The presidential election is just around the corner and Shepherd students are preparing to make their choices.
The University’s political clubs, the College Republicans and the University Democrats, are aware that students have a voice and want Shepherd students to be informed about their choices on Nov. 8.
The University Democrats say that Hillary Clinton is the right choice for America, and the right choice for Shepherd students. Club President Daniela Powers and Vice President Sam Cooper agreed in an interview that Clinton is an extremely qualiﬁed candidate and that her experience as a U.S. senator and the U.S. Secretary of State has given her the ability to tackle economic and foreign affairs.
Powers and Cooper also agreed that Clinton is running a campaign that inspires national unity. Clinton’s campaign slogan “Stronger Together” showcases her commitment to unity and she stands strong in her commitment to the idea that America thrives when united, they agreed.
As far as the student loan problem goes, Powers and Cooper agreed with Clinton’s proposal to forgive student loan debts and her adoption of a version of the plan by Democratic Socialist Bernie Sanders, a U.S. Senator from Vermont, that he proposed during his campaign for the Democratic nomination. Clinton has proposed free college tuition for children of working class families that meet income reqirements.
Shepherd students should vote for Hillary Clinton, Powers and Cooper agreed, because she is committed to every American and can guide the nation toward collective prosperity.
The College Republicans, however, see Donald Trump as the president that America needs. Courtney Knill, vice president of the College Republicans, said that Trump’s international business experience was the key to his readiness to handle foreign policy and the economy. Trump’s business dealings show his success “at making deals, [and that] he is also very strong and will not let other countries take advantage of the United States.”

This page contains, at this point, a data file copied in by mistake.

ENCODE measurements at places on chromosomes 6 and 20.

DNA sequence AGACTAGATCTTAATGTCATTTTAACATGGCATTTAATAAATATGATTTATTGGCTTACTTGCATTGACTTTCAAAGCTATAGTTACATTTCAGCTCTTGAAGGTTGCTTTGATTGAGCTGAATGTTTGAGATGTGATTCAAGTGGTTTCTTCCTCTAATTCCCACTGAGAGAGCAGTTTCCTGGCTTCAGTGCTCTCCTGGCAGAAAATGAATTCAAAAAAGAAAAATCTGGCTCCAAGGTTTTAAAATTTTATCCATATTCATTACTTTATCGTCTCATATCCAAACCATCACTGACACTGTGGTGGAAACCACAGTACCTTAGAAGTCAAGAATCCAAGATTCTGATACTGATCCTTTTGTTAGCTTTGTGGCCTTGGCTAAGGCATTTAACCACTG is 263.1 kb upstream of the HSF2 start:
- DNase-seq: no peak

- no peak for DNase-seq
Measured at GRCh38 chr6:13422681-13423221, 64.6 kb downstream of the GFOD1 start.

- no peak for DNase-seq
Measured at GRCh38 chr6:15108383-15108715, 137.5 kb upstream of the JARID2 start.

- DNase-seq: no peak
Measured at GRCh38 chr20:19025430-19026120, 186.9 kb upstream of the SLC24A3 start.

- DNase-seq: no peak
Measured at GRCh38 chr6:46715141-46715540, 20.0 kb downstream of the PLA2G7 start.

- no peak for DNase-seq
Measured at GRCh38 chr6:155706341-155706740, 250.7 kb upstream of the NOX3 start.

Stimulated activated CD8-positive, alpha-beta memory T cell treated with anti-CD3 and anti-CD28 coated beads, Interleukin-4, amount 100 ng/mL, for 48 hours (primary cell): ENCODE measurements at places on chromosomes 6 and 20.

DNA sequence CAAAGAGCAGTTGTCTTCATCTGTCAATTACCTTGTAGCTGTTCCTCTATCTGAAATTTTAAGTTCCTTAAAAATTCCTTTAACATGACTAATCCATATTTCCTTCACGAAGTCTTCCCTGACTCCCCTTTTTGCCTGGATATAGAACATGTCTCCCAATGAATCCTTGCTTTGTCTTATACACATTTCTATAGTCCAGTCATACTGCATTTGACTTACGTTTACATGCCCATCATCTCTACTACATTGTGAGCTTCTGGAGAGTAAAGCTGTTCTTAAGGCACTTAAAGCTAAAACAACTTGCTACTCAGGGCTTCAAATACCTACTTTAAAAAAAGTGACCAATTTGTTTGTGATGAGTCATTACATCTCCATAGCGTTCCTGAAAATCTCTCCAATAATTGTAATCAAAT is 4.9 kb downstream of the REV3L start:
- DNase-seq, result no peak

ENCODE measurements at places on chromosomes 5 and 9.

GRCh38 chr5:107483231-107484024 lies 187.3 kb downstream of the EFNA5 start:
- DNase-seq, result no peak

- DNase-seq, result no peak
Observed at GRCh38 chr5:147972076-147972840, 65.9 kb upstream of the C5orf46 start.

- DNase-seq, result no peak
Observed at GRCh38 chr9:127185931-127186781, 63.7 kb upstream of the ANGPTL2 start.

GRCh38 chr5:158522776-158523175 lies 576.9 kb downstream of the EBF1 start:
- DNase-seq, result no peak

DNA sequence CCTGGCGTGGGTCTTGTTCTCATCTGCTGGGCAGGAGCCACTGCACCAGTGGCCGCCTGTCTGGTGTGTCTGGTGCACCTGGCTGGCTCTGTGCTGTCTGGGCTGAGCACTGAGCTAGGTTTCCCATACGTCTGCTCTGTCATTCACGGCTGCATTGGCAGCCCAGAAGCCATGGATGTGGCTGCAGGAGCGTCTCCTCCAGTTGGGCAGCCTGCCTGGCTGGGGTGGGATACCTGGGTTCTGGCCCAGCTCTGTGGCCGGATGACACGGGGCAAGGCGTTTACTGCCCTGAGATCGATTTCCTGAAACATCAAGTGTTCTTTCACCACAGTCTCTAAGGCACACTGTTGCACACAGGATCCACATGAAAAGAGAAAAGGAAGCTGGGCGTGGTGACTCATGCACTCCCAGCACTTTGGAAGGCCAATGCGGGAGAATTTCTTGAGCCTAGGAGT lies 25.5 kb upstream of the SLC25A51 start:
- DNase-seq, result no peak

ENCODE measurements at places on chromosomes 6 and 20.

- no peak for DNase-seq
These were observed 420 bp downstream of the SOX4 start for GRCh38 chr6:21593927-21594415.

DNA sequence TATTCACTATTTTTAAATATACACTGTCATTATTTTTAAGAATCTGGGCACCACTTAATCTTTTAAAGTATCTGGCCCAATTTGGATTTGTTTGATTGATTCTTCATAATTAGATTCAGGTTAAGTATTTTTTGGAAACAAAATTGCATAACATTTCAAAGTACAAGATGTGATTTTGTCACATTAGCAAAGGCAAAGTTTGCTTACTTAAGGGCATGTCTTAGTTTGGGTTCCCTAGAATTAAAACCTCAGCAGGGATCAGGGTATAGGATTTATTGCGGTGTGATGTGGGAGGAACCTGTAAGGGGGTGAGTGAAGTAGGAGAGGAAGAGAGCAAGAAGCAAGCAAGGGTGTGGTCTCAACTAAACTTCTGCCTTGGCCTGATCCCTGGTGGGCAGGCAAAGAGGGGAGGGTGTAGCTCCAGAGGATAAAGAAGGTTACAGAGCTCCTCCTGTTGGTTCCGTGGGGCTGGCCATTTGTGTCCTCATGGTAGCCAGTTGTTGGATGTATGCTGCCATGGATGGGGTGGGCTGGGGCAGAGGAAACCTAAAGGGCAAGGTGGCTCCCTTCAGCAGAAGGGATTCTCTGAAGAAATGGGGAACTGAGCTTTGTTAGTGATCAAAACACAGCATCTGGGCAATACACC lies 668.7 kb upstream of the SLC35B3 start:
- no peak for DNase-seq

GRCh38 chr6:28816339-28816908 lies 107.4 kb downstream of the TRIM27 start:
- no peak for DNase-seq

Trump has a history of unifying people, according to Knill, as demonstrated by his efforts to “desegregate the golf course resorts that he owned in Palm Beach, Florida” and his urging of “other private clubs in the area to do the same thing.”
If elected president, Knill said, Trump’s efforts to heal the economy will provide students the opportunity to “have a much easier time paying back student loans because there will be so many more good job opportunities available to them when they ﬁnish school.”
Trump should be the candidate that students support, Knill said, because Trump will improve the economy, provide a strong defense against terror, institute immigration reforms, and unite America.
This election cycle is radically different from those of the recent past, said Stephanie Slocum-Schaffer, a political science professor at Shepherd University.
Turnout among younger voters this year will likely “be about the same as they have been in the last couple of presidential election cycles, or perhaps even a little less,” she said. Slocum-Schaffer notes that while Sanders was able to successfully mobilize younger voters, the Democratic and Republican nominees have not had similar success.
In fact, she said that the “historically high rates of unpopularity of both major party candidates will result in lower turnout across the board, including among young voters.”
The 2016 race has befuddled political analysts, said Slocum-Schaffer, and has signiﬁcantly limited the ability for polls to “capture the actual intentions and likely voting behavior of the average American for many reasons, not the least of which is the high level of ﬂuidity in attitudes about both candidates.” This ﬂuidity may make the presidential debates this year a more signiﬁcant aspect of voter persuasion than they have been in the recent past, she said.
For students interested in watching the debate on Sep. 26, the University Democrats are hosting a debate watch party at the Town Run Brewery in Shepherdstown in conjunction with the Jefferson County Democratic Party. Students interested in the College Republicans can visit their tailgate at Rams home games between the football stadium and the dining hall and can participate in GOP political calling drives. The College Republicans are also planning on a voter registration drive before the election.